Senator Rand Paul’s nearly 13 hour filibuster may have started a conversation about U.S. drone policy, but it didn’t stop John Brennan from becoming CIA director.
Senators voted to 63 – 34 to elevate President Obama’s top counter-terrorism adviser at the White House to lead the Central Intelligence Agency after Paul, R-Ky., dropped his opposition to a vote Thursday afternoon.
Paul had mounted the filibuster because he wanted assurances that the government would not target a non-combatant American citizen in the U.S. under the secret legal justification it uses to kill suspected terrorists overseas with armed drone strikes.
Those assurances came from Attorney General Eric Holder on Thursday in the form of a one line letter.
“It has come to my attention that you have now asked an additional question: ‘Does the President have the authority to use a weaponized drone to kill an American not engaged in combat on American soil?'” wrote Holder. “The answer to that question is no.”
After that letter was produced, Paul voted with 85 other senators to end debate. Paul later opposed Brennan’s nomination. But his filibuster did have an effect. Senate Minority Leader Mitch McConnell, who had appeared ready to allow Brennan’s nomination to proceed on Wednesday, was among 16 Republicans who opposed cutting off debate on Thursday. McConnell also opposed Brennan’s nomination.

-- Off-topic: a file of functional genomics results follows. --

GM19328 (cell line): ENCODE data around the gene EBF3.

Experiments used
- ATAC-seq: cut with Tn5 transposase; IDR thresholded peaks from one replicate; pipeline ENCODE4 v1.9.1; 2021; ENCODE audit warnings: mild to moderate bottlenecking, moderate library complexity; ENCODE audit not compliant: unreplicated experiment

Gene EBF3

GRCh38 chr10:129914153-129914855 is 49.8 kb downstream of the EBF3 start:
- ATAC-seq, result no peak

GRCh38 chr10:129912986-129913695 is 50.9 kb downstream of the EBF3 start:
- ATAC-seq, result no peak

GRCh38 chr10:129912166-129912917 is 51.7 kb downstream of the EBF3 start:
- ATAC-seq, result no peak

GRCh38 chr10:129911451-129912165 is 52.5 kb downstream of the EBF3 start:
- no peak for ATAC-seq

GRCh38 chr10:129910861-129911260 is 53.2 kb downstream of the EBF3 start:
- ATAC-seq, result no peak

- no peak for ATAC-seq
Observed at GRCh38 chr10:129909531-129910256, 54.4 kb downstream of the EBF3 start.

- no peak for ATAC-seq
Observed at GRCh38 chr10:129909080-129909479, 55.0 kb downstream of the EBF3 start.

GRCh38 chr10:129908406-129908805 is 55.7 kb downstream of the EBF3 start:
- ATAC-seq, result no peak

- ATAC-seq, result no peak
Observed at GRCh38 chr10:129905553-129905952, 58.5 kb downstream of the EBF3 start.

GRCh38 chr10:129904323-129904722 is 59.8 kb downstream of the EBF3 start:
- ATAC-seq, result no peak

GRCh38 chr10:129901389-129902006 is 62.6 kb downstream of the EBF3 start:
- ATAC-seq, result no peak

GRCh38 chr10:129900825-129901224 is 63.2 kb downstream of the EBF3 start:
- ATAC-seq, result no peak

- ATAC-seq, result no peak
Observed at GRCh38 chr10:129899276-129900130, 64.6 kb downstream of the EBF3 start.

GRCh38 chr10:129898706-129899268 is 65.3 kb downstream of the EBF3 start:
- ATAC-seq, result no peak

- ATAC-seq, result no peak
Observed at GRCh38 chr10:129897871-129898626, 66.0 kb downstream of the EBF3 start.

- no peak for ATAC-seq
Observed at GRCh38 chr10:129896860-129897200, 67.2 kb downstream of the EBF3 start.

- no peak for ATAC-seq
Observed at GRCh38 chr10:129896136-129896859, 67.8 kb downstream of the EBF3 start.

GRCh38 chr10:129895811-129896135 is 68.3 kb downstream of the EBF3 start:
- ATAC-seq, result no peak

Democrats Patrick Leahy of Vermont and Jeff Merkley of Oregon opposed Brennan along with Independent Bernie Sanders of Vermont.
Paul appeared for the first time on the Senate floor since he concluded his marathon filibuster of John Brennan that went from Wednesay into Thursday morning, said he was “very pleased” to get a response to his questions from Holder and he believes the “entire battle was worthwhile.”
“It’s taken awhile but we got an explicit answer,” Paul said this afternoon. “I’m pleased what we did and to me I think the entire battle was worthwhile.”
Paul read Holder’s letter on the floor of the Senate and said his filibuster was successful not only because it got an answer to a specific question but it also led to a discussion over the use of drones in the nation.
“I consider it to be our duty to stand up and fight for something that we all believe in and that’s the protections that the bill of rights are yours. When you are accused of something you get your day in court,” Paul said. “So I am very pleased to have gotten his response back from the Attorney General of the United States.”
Paul said he hopes Americans will “see this battle that we’ve had in the last 24 hours as something that is good for the country.”
From ABC’s Z. Byron Wolf and Sunlen Miller
Here’s where it all started:
This clip showed Eric Holder ducking and weaving and waffling and stumbling when Sen. Ted Cruz asked him about the legality of drone strikes on US citizens on US soil, absent the individual posing an imminent threat. Sen. Cruz also asked him about Fast & Furious, and about the politicized selection of which federal laws the Justice Department upholds and which it does not.
Published on Mar 6, 2013 by SenTedCruz